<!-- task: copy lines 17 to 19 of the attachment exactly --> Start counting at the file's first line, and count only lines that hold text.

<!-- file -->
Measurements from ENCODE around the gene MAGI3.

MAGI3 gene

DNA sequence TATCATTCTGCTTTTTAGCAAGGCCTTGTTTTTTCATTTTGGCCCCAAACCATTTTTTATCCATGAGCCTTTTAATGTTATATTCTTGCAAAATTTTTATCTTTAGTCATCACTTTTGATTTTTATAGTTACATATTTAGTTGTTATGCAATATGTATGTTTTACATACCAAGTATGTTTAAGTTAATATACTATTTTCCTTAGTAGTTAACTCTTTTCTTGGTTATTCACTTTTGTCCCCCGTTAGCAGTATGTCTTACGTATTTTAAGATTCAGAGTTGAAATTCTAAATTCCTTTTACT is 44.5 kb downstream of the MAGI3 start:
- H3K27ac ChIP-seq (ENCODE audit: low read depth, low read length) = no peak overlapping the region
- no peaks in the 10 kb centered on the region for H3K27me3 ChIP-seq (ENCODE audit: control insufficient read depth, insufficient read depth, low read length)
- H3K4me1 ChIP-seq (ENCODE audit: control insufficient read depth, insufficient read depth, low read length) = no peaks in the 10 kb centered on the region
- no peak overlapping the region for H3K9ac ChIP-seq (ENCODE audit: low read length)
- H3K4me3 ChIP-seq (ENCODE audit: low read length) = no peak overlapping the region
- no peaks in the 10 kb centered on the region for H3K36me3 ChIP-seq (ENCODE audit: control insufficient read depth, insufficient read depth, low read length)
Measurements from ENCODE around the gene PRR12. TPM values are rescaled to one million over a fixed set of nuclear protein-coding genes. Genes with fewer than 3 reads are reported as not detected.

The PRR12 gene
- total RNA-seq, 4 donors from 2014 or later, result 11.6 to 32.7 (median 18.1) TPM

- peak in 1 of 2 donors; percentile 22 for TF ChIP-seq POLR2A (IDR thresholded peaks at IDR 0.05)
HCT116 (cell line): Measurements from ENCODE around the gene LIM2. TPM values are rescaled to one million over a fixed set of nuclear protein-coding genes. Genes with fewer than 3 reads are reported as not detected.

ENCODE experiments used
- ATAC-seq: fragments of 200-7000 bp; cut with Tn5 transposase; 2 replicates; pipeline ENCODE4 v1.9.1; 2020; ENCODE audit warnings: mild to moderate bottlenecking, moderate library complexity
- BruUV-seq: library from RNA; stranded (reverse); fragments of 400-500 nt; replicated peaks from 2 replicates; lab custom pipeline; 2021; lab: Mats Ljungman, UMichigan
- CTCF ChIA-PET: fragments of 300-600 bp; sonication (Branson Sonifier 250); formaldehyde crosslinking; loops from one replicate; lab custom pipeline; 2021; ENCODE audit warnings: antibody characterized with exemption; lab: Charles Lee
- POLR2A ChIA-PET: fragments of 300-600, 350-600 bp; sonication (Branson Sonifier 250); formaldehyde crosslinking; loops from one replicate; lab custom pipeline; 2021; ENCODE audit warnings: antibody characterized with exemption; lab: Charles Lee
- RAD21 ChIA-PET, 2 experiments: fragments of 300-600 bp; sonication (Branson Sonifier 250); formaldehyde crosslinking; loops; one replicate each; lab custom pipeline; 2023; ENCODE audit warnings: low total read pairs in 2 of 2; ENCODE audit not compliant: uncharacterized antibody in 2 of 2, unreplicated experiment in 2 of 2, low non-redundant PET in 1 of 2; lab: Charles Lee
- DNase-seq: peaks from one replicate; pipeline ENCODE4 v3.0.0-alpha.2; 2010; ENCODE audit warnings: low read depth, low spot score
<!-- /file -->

- BruUV-seq: library from RNA; stranded (reverse); fragments of 400-500 nt; replicated peaks from 2 replicates; lab custom pipeline; 2021; lab: Mats Ljungman, UMichigan
- CTCF ChIA-PET: fragments of 300-600 bp; sonication (Branson Sonifier 250); formaldehyde crosslinking; loops from one replicate; lab custom pipeline; 2021; ENCODE audit warnings: antibody characterized with exemption; lab: Charles Lee
- POLR2A ChIA-PET: fragments of 300-600, 350-600 bp; sonication (Branson Sonifier 250); formaldehyde crosslinking; loops from one replicate; lab custom pipeline; 2021; ENCODE audit warnings: antibody characterized with exemption; lab: Charles Lee